Tuesday, January 22, 2019

Six Big Ideas for a Better America

Here are my best ideas for societal improvement. As you'll see, some would be described as liberal, others conservative, others apolitical.

Reduce concentration of extreme wealth. Extraordinary wealth is concentrated among a few ultra-wealthy individuals, corporations, and other entities. That is obscene when so many poor people exist and especially so because these entities are involved not in creating better products and services but "financialization," basically moving money around. So I'm not talking here about Amazon, Apple, or Facebook. I'm talking about big banks and hedge funds. These entities must realize some sense of obligation to the public and voluntarily redistribute some wealth or, much as I'm not a big fan of big government, if they resist, some tax increase for them would then be appropriate.

Reinvent how our leaders are selected. The metastasizing length and cost of political campaigns ensures that the best people don't run for office let alone get elected. A wiser system would have our leaders selected not elected. For example, a legislature might consist of the CEOs of the fastest-growing for- and non-profits, winner of Teacher of the Year, Plumber of the Year award etc, the most-cited philosophers and scientists, the most popular novelist, artist, etc. plus 20% selected at random. That would yield an unarguably excellent pool of people, uncorrupted by money from special interests: corporations mainly on the Right and activist groups mainly on the Left. The foxes are guarding the henhouse so the only way this could occur is if society's mindmolders: the colleges and media made this a Cause, so that politicians who refused to sign on, would likely lose.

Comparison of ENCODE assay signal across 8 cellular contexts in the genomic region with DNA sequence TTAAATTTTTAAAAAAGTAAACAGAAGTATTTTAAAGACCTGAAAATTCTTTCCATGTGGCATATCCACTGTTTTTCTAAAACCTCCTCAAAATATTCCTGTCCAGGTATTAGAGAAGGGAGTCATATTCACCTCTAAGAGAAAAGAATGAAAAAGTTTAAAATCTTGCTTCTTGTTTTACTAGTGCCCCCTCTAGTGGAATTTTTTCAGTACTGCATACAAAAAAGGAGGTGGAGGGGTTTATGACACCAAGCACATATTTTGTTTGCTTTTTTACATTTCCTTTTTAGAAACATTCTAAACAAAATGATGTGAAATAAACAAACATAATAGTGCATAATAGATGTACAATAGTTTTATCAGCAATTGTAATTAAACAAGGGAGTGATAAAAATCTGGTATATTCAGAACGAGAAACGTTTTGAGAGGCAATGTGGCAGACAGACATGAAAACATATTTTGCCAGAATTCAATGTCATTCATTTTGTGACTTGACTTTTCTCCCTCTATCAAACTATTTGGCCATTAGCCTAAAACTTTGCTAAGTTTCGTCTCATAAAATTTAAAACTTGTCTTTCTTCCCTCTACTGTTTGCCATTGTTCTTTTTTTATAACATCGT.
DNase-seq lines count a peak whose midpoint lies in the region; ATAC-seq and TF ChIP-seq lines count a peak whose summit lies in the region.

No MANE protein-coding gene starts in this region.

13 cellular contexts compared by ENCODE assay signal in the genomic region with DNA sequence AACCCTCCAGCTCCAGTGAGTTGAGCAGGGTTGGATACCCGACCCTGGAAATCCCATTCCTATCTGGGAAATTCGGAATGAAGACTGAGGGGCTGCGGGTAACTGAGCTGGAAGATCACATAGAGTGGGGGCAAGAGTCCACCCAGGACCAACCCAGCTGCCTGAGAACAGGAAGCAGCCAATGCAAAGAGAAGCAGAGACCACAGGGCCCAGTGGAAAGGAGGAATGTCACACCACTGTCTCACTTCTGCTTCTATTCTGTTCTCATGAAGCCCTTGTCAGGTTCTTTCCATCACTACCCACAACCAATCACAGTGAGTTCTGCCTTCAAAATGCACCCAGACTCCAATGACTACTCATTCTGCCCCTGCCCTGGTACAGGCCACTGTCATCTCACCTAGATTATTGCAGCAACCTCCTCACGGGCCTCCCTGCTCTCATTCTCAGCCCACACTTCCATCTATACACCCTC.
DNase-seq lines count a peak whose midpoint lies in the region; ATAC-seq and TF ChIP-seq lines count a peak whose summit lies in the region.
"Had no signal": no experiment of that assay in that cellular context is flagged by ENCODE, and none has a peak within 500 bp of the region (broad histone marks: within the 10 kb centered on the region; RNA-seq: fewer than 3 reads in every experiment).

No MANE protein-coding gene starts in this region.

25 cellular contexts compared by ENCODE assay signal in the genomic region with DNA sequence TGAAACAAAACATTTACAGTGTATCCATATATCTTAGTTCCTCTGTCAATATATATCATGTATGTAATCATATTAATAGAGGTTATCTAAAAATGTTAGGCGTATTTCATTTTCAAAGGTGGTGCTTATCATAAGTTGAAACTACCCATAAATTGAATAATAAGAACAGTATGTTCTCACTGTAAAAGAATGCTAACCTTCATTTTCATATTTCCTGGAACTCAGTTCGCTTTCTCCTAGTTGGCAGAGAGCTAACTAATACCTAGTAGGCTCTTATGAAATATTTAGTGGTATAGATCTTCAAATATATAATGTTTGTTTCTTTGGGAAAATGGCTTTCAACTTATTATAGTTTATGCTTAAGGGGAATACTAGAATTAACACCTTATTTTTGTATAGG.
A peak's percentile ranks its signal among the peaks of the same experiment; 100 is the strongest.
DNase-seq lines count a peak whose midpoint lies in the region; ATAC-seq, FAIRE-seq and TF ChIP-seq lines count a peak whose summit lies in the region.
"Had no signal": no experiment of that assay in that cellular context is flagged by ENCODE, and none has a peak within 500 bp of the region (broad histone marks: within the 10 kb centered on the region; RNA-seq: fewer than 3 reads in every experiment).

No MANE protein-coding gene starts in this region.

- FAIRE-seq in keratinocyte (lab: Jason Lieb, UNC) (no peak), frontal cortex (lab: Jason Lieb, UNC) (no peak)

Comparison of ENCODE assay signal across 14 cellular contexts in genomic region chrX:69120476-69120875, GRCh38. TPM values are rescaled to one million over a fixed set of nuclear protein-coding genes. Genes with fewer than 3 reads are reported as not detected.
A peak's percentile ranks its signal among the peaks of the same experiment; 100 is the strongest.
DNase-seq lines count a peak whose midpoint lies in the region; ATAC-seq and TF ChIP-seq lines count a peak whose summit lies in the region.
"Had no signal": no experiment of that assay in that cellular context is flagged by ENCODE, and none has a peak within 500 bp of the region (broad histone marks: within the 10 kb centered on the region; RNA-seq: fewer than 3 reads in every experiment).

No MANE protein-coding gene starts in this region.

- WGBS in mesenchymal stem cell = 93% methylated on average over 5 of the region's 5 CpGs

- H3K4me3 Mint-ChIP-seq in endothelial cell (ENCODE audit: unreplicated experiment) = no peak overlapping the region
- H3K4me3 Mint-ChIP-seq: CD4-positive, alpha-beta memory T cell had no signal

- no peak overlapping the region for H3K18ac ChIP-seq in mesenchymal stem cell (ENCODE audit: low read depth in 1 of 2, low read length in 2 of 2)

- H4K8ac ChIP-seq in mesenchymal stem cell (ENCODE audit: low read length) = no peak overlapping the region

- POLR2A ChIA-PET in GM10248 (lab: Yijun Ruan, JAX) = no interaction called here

Restore meritocracy. Starting in the '60s, society's mind-molders (the schools, colleges, and especially media--news (including the so-influential Google Search, entertainment, novels, movies, theatre) have manipulated us into believing that it's wise to redistribute resources from the best-and-brightest to the lowest achievers. Hence, hiring, promotion and college/grad school admission is decreasing emphasis on merit while increasing emphasis on getting more women, minorities, and the disabled.

Less obvious, the nation's financial and human resources are  being redistributed from those with the greatest potential to profit to those with the greatest deficit. That Alice-in-Wonderland thinking is no more rational than the owner of oil wells deciding to put the most money and effort into drilling the poorest-performing ones. That is a formula for reducing the U.S. to its lowest common denominator and arguably will be more devastating to the U.S. standard of living and worldwide competitiveness than most aggressions that Russia and China could perpetrate on us.

I am pessimistic that we'll ever restore more meritocracy. I believe we'll continue to increase our Marxist-derived focus on redistribution toward merit-indifferent egalitarianism because the colleges and media have been appropriated by the Left, which brainwashes the next generation to believe in the redistributive religion. And that cohort later will replace society's current mind-molders. So I see the anti-merit trend not as a pendulum but an inexorable descent into mediocrity's pit.

Reinvent education. Think back to all your teachers and college instructors. How many were transformational, not only teaching you the subject so you really understood it while you enjoyed the process but enhanced your appreciation of of the subject and transformed your life? If you're like most people, the answer is few or none. But in this wide world of ours, there is a small percentage of such extraordinary teachers. Thanks to the wide availability of fast internet, interactive-video online courses taught by these super teachers would enable everyone, rich and poor, from Harlem to Beverly Hills (indeed Aden to Zululand) to receive world-class instruction at a fraction of the cost of the assortment of live teachers, a few of which are transformational, many more of whom are not...or worse. The big obstruction here is not technology but the teachers unions, which fear loss of jobs. Yes, teacher jobs would be lost but more important is our children, our future.